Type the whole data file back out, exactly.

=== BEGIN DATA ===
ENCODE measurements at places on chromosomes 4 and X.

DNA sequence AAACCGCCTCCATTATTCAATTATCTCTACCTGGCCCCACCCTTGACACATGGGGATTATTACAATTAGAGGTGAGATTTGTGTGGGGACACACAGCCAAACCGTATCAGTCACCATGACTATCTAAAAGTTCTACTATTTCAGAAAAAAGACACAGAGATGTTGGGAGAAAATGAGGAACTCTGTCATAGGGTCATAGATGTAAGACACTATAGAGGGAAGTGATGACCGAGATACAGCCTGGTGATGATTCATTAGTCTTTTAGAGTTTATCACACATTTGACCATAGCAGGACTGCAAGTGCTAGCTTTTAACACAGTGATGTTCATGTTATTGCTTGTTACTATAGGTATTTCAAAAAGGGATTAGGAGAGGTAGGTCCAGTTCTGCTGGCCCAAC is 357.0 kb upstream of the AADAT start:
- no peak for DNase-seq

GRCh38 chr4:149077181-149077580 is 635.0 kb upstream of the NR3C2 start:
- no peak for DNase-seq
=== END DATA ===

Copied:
ENCODE measurements at places on chromosomes 4 and X.

DNA sequence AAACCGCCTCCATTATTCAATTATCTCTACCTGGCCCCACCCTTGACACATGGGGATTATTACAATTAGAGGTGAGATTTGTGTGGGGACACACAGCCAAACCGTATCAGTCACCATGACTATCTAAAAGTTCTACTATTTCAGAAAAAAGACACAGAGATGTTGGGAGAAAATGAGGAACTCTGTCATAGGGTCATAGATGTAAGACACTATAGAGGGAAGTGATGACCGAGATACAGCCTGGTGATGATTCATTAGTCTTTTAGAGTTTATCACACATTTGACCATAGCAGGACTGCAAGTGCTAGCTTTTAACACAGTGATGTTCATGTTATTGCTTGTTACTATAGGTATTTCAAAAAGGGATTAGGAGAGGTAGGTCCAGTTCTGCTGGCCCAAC is 357.0 kb upstream of the AADAT start:
- no peak for DNase-seq

GRCh38 chr4:149077181-149077580 is 635.0 kb upstream of the NR3C2 start:
- no peak for DNase-seq